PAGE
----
Now, there are some free apps out there for protection and there are some for cost.  How good they are, your guess is as good as mine.  Perhaps the best place to check this out would be Consumer Reports or some thing like that.  Look into it and keep your stuff backed up so you can recover from something potentially catastrophic.

Until the next time my friends!

https://net-security.org/malware_news.php?id=2004

RFIDs Part 3

As we have discussed the RFID chips I was recently listening to one of my shows, the Dr. Katherine Albrecht Show, who was talking about a microchipped pill.  This pill is primarily geared toward those who are elderly, mentally challenged, and the parents of very busy kids.  Their purpose is to be a placebo and in effect allows other(s) to see if a loved one is actually taking their pills. (Just follow the link, it takes up about 30 minutes of the first hour – you can also download it for free.)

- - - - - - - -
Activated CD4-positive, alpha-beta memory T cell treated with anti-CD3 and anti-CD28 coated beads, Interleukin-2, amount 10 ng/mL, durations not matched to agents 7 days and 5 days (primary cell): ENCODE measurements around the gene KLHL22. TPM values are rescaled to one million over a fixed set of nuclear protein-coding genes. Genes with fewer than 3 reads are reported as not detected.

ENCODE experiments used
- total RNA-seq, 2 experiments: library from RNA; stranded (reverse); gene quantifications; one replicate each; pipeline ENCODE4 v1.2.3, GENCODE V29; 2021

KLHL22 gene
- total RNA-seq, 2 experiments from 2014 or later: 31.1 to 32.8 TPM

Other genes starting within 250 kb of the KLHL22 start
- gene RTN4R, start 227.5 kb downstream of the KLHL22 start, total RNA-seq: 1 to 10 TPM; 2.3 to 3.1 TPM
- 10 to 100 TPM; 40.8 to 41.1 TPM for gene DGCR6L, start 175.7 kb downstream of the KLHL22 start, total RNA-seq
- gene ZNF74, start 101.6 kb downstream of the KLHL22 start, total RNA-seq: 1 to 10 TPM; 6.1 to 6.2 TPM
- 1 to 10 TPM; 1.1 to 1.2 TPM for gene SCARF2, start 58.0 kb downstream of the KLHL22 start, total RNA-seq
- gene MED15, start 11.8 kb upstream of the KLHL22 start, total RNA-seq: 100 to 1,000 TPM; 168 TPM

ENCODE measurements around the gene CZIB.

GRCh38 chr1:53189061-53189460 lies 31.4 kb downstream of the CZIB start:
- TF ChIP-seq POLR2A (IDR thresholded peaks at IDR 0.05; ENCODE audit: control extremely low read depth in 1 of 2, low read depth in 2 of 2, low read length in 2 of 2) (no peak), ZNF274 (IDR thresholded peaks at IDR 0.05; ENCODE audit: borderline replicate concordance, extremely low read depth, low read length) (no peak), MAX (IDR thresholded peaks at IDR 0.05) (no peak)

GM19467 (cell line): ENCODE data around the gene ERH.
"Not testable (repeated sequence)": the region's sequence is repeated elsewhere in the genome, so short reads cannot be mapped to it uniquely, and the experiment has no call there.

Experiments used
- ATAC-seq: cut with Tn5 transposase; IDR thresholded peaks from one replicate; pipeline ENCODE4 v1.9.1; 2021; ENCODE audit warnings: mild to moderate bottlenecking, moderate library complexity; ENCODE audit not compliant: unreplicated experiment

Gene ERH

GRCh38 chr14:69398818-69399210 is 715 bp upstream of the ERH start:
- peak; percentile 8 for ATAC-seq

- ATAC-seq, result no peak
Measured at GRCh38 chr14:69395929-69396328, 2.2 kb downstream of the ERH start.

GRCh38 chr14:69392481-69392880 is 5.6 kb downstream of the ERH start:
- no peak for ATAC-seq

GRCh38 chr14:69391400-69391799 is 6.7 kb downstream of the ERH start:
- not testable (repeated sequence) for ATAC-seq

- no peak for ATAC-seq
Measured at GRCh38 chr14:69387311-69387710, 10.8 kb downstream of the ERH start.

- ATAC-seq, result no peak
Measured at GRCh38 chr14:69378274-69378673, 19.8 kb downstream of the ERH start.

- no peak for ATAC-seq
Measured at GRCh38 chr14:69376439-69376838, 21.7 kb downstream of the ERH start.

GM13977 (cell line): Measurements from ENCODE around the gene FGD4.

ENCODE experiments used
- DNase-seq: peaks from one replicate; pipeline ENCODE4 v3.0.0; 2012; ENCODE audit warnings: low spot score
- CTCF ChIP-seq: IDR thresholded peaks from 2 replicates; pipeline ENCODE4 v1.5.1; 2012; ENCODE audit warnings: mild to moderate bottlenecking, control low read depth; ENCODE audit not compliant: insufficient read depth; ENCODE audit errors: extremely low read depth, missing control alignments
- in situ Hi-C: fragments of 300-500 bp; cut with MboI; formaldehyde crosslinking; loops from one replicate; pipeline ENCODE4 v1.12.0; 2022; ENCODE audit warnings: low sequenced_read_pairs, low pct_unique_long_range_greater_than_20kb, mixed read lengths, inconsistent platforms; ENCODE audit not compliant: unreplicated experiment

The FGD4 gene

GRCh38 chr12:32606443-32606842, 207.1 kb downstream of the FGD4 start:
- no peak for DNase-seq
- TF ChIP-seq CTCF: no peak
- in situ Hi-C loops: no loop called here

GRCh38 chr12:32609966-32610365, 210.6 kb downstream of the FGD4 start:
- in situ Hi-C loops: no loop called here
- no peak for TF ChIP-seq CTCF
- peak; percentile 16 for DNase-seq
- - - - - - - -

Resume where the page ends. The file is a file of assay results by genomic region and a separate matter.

http://direct.media.katherinealbrecht.com/archives/1201/20120121_Sat_Albrecht1.mp3

Another idea, is tracking the elderly, mentally handicapped, Alzheimer patients, and others to be injected with an RFID microchip, which essentially treats the patient as a supply that they must keep track of.  There is legislation, or was, to be passed to do this here in the US.

Just consider the next generation of this technology, which is the use of biometrics and storing that information on the chip.  This technology is being used

in India, Iraq, and I recently heard on the news that it was also being used (forced) on the people in Afghanistan.  How much longer until it is used here in the US?http://www.spychips.com/index.html